Look, bottom line - there are many ways where professional investors keep profits at maximum vs expenses (for example: purchase costs can be prohibitively expensive, but if you buy the company holding the asset - there are ways you don't pay the acquisition tax (sometimes 6 and 7% of the pp!).
A lot to discuss, bottom line - money can be made, even nice money, but those walking in blind are simply crazy:-)
All the best,
Don't use distance as-the-crow-flies in German cities. A single km in a typical German city can be a considerable difference depending on the transport routes.
Cities are very dense, and many people rely on public transport. Also, realtors don't exist in the same form as they do in the US. The closest US equivalents are wholesalers. I.e., there is no MLS and there typically is only the listing agent, so you don't "look for a broker / makler," you look for the property and deal with the broker.
For brokers with the most reliable reputation, look for the IVD deal, which is kind of equivalent to the NAR (a big asterisk on kind-of).
Finally, I wouldn't expect the same sort of gross yields you might expect in the US. Gross yields are much lower. This is driven by the different way RE is taxed in Germany. i.e., holding costs are very low; but transaction costs are very high.
Excellent comments Daniel.
The role of a broker is indeed different, I think what he was after is more of a Management agency for the property (which is more important, long term). Most brokers on the main portals have IVD or similar, but have seen already guys with every certificate on the wall who are not very honest at all times:-)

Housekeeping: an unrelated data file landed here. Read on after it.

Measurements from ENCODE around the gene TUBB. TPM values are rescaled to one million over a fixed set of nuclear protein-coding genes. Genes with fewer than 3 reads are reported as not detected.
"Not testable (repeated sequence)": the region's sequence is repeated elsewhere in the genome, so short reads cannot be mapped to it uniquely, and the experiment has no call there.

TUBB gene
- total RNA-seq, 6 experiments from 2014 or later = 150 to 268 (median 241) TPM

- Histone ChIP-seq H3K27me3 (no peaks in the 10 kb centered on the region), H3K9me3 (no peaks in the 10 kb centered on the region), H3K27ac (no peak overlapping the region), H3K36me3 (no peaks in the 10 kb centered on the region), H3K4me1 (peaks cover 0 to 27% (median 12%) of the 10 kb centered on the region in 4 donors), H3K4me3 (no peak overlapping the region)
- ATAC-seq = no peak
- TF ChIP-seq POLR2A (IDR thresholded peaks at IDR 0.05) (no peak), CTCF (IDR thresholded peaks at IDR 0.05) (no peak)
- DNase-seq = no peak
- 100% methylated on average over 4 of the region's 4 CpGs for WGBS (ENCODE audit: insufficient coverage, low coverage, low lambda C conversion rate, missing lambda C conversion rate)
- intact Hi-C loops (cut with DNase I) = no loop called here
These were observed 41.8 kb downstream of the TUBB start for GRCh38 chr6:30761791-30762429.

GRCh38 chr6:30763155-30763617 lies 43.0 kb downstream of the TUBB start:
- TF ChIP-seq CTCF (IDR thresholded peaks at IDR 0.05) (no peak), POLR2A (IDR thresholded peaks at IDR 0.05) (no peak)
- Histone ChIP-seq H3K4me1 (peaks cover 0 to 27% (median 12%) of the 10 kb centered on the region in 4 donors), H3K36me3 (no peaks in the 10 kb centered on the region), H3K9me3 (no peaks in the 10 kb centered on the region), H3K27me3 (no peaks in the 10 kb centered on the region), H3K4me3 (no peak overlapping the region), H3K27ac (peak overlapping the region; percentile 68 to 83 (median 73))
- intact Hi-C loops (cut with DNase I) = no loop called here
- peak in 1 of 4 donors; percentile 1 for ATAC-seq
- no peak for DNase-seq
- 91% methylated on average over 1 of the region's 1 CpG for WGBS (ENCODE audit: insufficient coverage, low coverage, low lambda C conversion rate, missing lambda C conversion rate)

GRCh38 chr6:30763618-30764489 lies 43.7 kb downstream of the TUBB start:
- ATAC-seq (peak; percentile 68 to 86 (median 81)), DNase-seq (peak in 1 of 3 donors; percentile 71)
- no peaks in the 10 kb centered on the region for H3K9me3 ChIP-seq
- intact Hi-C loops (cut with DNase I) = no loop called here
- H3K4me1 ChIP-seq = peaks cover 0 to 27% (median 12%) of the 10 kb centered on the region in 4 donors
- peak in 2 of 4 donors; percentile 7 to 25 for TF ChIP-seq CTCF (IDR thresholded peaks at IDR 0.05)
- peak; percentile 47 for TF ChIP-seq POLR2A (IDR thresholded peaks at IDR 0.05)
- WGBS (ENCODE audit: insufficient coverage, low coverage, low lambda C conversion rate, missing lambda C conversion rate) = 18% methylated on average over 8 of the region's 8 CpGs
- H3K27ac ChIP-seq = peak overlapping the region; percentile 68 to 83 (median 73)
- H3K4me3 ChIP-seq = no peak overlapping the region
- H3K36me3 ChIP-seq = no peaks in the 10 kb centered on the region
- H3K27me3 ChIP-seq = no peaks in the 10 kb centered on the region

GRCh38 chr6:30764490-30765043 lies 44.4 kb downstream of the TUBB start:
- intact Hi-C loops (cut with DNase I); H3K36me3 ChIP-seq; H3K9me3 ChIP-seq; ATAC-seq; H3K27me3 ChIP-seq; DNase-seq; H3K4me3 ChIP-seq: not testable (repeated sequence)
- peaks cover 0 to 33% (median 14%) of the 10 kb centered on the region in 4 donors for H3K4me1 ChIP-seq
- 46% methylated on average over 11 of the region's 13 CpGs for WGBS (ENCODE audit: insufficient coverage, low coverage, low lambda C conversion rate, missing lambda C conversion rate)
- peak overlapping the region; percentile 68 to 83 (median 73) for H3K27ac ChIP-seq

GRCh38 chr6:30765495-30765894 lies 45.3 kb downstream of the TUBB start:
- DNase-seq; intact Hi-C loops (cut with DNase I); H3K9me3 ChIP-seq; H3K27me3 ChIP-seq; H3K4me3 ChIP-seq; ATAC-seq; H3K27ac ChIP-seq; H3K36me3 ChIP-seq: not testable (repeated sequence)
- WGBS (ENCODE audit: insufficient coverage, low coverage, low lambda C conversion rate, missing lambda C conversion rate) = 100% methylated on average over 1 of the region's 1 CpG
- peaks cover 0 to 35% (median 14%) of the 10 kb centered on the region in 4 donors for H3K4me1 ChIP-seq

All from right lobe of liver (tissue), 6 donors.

Gross yields are mainly cut by maintenance costs & repairs - these rules are mostly tougher than the US and can sometimes turn a attractive initial yield into negative cash flow. Tenant protection gives you some stability (longer term tenancy is common practice) but the upside is limited as well (increased rent by CapEx).
All that being said, as a long term appreciation play, I *do* think Germany has some great deals... it's just harder to find truly distressed assets because of the low holding costs so if something is cheap, as Israel mentioned, it's cheap for a reason (like maybe it needs rehab but is denkmalschutz'd* up the wazoo).
* that means you that if you rehab, you must rehab to historical standards. No high-efficiency windows for you! No quick drywall job, you have to find a stonemason who has historical craftsman training.
There is room for argument if Germany, with the current immigration / social structure, coupled with the left leaning policies of some Länder (Berlin as a example) which are very tenant friendly, is a place which can be a short to medium term play.
Covid19 will also have a effect, less on low to medium range but certainly on higher end Residential; on commercial (which, by the way, is not a bad idea for a beginner! If he has enough €) it will certainly have.
Denkmal isn't that bad, it does have a very high/attractive depreciation rate for taxes, which of course affects the bottom line cash flow (and if you know your way around, using non-german workers etc - costs can be not as terrible as you might imagine..).